Veteran co-author Grebe (More Bitter Than Death, with Åsa Träff, 2013, etc.) takes her first solo turn in this tale of three troubled souls linked by a horrific crime—and what a turn it is.
The discovery of a woman’s corpse in a Stockholm house is doubly eye-opening, partly because the place belongs to clothing tycoon Jesper Orre, famous for his wealth, hard-nosed bargaining tactics, and uncertain temper, and partly because the corpse’s severed head was “placed standing on the floor” to stare at newcomers. The crime is so outré that the closest parallel homicide detective Manfred Olsson can come up with is a cold case he and his partner, Peter Lindgren, worked 10 years ago, the beheading of temp worker Miguel Calderón. In the absence of other leads, Manfred persuades Peter, a train wreck of a man who’s particularly hard on women, to call once again on Hanne Lagerlind-Schön, the consulting psychologist who helped with that case. Manfred doesn’t know that Peter and Hanne have had a fraught history since then; neither detective knows that Hanne is now struggling with early-onset dementia. As if these aren’t complications enough, Grebe cuts repeatedly away from the investigation to focus on Emma Bohman, a salesperson at one of Jesper’s Clothes&More locations who’s swept off her feet by the boss—he meets her, takes her to bed, and proposes marriage—and is then carried along into a nightmare when Jesper improbably borrows an enormous sum of money from her and disappears from her life, only to return, evidently, while she’s out, steal a valuable painting, kill her cat, get her fired, and frame her for robbery. Each of these stories—Peter’s, Hanne’s, and Emma’s—is compelling enough to fuel an entire novel; Grebe’s skill in weaving them together is impressive.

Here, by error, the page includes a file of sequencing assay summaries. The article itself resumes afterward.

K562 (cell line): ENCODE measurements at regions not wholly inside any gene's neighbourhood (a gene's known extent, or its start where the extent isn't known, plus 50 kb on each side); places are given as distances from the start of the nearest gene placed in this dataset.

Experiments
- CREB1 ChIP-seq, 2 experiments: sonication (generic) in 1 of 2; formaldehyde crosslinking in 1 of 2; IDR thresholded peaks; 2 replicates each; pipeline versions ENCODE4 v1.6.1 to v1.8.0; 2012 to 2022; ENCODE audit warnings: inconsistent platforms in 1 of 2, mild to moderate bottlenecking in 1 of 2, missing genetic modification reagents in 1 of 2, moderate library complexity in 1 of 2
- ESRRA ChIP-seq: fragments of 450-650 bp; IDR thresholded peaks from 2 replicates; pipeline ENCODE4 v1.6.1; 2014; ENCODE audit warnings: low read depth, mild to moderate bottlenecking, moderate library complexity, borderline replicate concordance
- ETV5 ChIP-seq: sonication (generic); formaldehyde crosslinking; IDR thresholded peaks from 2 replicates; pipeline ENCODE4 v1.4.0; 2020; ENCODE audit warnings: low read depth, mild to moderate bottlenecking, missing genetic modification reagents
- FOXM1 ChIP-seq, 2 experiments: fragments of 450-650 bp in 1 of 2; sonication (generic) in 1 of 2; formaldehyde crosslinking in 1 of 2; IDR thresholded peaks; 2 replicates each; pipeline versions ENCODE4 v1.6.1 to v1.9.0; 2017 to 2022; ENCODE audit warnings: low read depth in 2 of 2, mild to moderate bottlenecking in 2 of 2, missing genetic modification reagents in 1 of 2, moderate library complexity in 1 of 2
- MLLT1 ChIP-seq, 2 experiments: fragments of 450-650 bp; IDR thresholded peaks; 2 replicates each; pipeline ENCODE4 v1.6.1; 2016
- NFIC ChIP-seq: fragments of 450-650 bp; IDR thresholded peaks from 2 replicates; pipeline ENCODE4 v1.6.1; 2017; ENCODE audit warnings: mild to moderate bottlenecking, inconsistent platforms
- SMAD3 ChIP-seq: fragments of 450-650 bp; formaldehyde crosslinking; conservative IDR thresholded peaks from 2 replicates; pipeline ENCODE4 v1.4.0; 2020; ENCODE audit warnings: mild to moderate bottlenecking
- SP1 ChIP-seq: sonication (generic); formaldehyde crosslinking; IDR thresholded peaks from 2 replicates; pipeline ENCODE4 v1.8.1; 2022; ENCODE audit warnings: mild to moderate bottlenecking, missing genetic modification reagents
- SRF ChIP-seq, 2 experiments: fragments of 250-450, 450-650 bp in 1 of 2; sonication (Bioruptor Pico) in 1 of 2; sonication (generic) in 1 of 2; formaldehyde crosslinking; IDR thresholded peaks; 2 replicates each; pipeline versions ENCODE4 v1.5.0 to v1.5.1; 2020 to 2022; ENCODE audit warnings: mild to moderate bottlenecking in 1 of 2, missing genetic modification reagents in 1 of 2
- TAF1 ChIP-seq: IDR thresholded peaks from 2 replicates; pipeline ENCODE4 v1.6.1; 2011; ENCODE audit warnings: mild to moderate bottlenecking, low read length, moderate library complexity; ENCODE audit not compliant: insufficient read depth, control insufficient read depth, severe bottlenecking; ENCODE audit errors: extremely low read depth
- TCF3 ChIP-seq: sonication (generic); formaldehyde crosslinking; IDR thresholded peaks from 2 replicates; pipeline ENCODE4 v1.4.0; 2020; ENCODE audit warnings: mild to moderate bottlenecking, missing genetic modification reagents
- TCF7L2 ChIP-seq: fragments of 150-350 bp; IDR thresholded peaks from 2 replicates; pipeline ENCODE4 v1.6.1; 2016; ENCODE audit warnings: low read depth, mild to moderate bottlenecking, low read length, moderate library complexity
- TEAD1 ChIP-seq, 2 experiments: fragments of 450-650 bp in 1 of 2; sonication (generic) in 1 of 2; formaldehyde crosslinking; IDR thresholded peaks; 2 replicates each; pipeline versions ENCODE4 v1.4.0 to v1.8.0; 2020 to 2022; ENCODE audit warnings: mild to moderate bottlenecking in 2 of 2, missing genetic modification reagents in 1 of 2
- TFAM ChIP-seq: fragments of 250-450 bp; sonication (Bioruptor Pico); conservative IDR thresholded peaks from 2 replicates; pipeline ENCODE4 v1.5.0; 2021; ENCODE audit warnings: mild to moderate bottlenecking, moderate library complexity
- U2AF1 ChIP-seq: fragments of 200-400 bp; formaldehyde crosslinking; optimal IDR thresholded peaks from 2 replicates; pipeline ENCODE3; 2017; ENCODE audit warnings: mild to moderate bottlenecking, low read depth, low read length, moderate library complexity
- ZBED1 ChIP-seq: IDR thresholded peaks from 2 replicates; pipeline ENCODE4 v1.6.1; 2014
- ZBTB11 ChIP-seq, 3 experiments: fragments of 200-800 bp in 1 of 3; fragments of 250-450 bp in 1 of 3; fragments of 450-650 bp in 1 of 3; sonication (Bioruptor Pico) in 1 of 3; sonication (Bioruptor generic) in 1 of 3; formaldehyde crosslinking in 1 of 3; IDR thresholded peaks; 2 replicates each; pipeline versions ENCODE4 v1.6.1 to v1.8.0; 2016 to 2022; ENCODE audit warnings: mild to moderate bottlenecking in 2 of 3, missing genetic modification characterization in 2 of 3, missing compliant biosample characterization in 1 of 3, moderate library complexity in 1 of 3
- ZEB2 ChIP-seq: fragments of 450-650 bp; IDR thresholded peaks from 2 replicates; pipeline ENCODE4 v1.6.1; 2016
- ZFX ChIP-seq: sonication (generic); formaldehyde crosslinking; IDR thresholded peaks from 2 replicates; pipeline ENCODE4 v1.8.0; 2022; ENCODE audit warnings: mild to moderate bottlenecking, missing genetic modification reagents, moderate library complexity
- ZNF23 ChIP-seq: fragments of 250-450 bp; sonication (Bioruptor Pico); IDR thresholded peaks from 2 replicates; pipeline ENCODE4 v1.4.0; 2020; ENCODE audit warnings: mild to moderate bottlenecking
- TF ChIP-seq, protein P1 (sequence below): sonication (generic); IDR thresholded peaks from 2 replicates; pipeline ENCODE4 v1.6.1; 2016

A tour de force that lifts its author to the front rank among the increasingly crowded field of Nordic noir.